The next generation of risk assessment multi-year study-highlights of findings, applications to risk assessment, and future directions
Cote, I., Andersen, M. E., Ankley, G. T., Barone, S., Birnbaum, L. S., Boekelheide, K., Bois, F. Y., Burgoon, L. D., Chiu, W. A., Crawford-Brown, D., Crofton, K. M., DeVito, M., Devlin, R. B., Edwards, S. W., Guyton, K. Z., Hattis, D., Judson, R. S., Knight, D., Krewski, D., ... DeWoskin, R. S. (2016). The next generation of risk assessment multi-year study-highlights of findings, applications to risk assessment, and future directions. Environmental Health Perspectives, 124(11), 1671-1682. https://doi.org/10.1289/EHP233
BACKGROUND: The Next Generation (NexGen) of Risk Assessment effort is a multi-year collaboration among several organizations evaluating new, potentially more efficient molecular, computational, and systems biology approaches to risk assessment. This article summarizes our findings, suggests applications to risk assessment, and identifies strategic research directions.
OBJECTIVE: Our specific objectives were to test whether advanced biological data and methods could better inform our understanding of public health risks posed by environmental exposures.
METHODS: New data and methods were applied and evaluated for use in hazard identification and dose-response assessment. Biomarkers of exposure and effect, and risk characterization were also examined. Consideration was given to various decision contexts with increasing regulatory and public health impacts. Data types included transcriptomics, genomics, and proteomics. Methods included molecular epidemiology and clinical studies, bioinformatic knowledge mining, pathway and network analyses, short-duration in vivo and in vitro bioassays, and quantitative structure activity relationship modeling.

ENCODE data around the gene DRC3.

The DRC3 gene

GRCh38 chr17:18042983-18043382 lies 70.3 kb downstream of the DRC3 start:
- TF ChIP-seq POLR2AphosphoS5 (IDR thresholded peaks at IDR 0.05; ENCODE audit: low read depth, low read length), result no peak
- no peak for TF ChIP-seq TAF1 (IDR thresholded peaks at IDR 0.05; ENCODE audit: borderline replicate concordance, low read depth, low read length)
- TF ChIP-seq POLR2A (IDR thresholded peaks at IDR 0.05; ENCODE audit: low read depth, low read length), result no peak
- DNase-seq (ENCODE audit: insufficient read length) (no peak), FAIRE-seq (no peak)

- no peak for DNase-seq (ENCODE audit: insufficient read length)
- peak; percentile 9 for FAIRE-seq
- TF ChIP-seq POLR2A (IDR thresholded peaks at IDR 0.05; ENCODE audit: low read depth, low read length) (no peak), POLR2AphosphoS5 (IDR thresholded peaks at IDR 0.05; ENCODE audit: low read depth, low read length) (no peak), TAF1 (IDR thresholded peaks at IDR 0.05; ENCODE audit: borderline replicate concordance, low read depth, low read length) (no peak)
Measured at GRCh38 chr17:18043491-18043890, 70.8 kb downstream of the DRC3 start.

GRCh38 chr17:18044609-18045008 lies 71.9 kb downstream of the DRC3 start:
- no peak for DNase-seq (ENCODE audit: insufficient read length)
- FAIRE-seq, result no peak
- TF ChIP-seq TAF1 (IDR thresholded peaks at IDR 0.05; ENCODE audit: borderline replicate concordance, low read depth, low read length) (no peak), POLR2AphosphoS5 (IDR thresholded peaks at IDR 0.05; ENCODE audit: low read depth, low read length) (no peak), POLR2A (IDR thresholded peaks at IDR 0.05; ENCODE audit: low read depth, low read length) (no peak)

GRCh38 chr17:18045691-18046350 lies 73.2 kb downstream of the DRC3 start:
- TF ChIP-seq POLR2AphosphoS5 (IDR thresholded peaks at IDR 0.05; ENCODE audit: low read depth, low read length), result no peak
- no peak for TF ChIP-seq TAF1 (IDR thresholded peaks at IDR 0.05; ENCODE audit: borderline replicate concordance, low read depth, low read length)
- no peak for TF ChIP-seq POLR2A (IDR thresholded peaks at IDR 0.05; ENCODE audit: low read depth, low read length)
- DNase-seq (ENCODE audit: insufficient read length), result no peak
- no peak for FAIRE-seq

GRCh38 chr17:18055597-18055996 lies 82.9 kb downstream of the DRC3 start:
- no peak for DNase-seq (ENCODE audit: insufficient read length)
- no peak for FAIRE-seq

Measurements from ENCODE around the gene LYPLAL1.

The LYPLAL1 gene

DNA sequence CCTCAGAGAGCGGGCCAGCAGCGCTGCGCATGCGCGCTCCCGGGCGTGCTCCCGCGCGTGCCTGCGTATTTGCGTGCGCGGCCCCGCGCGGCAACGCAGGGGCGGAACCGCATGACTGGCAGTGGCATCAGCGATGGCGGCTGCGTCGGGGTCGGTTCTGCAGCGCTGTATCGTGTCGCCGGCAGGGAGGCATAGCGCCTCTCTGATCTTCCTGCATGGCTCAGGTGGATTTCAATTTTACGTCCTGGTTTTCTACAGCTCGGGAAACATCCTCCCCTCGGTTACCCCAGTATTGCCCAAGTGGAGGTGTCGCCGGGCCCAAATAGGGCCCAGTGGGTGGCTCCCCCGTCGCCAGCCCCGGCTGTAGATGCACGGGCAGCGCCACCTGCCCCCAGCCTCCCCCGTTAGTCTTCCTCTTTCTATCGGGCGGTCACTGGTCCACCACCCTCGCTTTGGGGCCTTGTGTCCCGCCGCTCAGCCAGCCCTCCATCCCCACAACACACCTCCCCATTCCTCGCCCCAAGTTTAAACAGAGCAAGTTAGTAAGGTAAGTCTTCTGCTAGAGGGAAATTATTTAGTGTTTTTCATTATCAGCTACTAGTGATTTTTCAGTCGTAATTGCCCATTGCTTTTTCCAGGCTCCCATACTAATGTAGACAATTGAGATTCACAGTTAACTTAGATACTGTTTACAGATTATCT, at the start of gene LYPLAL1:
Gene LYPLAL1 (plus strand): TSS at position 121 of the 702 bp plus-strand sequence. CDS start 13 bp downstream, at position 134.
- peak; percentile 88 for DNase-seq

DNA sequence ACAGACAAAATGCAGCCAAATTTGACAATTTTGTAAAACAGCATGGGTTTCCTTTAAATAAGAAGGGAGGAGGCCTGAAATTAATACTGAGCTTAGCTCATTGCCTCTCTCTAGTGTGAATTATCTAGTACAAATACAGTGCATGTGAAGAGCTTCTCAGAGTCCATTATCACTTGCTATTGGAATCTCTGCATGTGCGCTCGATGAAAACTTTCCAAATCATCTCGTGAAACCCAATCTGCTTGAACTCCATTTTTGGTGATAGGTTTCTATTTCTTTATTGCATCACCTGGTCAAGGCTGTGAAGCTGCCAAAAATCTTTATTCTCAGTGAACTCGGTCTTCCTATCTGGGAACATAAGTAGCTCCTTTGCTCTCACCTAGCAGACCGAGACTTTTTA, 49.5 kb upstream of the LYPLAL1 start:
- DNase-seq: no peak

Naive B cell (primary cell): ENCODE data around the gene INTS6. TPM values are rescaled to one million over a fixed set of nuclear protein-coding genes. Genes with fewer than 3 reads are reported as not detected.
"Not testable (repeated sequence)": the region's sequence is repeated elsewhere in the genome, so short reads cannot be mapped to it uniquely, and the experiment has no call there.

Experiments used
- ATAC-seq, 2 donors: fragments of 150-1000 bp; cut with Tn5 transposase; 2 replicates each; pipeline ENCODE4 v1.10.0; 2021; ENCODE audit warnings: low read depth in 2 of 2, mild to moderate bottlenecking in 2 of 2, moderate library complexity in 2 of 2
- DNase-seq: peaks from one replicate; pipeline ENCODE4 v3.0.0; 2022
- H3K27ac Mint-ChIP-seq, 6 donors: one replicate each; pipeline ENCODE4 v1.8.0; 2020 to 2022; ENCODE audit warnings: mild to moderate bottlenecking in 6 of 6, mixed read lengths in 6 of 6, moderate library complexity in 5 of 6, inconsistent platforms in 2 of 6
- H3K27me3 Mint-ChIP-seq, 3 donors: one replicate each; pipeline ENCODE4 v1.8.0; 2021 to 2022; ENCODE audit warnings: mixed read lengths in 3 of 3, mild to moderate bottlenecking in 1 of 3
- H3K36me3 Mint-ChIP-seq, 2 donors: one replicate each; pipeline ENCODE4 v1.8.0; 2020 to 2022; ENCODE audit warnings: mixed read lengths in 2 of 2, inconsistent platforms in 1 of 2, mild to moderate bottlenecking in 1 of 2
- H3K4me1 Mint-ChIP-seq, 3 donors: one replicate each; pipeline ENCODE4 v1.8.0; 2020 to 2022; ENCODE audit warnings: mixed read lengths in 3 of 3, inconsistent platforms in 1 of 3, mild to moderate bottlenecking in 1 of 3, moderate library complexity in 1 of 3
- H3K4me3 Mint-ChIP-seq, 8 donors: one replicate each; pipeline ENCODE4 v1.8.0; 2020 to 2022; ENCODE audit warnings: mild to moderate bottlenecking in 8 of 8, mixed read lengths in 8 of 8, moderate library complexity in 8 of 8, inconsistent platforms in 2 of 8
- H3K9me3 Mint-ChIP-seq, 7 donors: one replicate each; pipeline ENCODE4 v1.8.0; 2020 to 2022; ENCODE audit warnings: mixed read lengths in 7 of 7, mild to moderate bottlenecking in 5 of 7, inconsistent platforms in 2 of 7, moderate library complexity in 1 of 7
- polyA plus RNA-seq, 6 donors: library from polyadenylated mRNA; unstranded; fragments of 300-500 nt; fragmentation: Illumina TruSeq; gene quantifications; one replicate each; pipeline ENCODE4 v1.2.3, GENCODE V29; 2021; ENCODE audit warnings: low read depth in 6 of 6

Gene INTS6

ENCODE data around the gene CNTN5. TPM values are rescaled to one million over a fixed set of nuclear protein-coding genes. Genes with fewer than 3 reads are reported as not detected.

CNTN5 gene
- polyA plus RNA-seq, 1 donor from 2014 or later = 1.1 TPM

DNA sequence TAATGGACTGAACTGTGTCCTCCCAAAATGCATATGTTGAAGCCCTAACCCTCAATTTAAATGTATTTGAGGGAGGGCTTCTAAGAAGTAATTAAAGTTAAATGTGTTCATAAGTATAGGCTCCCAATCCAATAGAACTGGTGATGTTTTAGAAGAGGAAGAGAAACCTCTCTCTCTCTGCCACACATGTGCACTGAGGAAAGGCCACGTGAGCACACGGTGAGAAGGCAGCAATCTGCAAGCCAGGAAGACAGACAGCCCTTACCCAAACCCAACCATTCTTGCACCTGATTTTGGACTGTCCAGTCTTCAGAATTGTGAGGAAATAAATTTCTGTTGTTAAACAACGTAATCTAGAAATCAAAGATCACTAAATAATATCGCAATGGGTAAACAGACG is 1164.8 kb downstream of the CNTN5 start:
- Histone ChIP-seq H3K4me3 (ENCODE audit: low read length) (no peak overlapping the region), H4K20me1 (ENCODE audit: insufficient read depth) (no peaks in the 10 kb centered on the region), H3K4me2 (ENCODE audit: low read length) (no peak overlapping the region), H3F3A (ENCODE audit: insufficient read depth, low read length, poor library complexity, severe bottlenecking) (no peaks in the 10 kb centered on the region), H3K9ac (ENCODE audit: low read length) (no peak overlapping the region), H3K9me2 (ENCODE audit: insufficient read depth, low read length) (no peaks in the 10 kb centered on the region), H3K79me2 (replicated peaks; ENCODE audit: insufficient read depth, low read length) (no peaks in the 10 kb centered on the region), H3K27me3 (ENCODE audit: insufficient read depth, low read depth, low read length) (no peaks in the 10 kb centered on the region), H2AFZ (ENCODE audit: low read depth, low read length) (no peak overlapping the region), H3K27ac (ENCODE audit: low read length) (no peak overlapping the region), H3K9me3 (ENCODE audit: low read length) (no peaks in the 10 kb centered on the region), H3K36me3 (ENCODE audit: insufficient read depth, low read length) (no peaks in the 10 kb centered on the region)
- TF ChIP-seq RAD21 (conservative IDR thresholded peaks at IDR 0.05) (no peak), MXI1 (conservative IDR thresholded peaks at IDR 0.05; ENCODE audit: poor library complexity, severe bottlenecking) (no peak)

DISCUSSION: NexGen has advanced our ability to apply new science by more rapidly identifying chemicals and exposures of potential concern, helping characterize mechanisms of action that influence conclusions about causality, exposure-response relationships, susceptibility and cumulative risk, and by elucidating new biomarkers of exposure and effects. Additionally, NexGen has fostered extensive discussion among risk scientists and managers and improved confidence in interpreting and applying new data streams.
CONCLUSIONS: While considerable uncertainties remain, thoughtful application of new knowledge to risk assessment appears reasonable for augmenting major scope assessments, forming the basis for or augmenting limited scope assessments, and for prioritization and screening of very data limited chemicals. Citation: Cote I, Andersen ME, Ankley GT, Barone S, Birnbaum LS, Boekelheide K, Bois FY, Burgoon LD, Chiu WA, Crawford-Brown D, Crofton KM, DeVito M, Devlin RB, Edwards SW, Guyton KZ, Hattis D, Judson RS, Knight D, Krewski D, Lambert J, Maull EA, Mendrick D, Paoli GM, Patel CJ, Perkins EJ, Poje G, Portier CJ, Rusyn I, Schulte PA, Simeonov A, Smith MT, Thayer KA, Thomas RS, Thomas R, Tice RR, Vandenberg JJ, Villeneuve DL, Wesselkamper S, Whelan M, Whittaker C, White R, Xia M, Yauk C, Zeise L, Zhao J, DeWoskin RS. 2016. The Next Generation of Risk Assessment multiyear study-highlights of findings, applications to risk assessment, and future directions. Environ Health Perspect 124:1671-1682; http://dx.doi.org/10.1289/EHP233.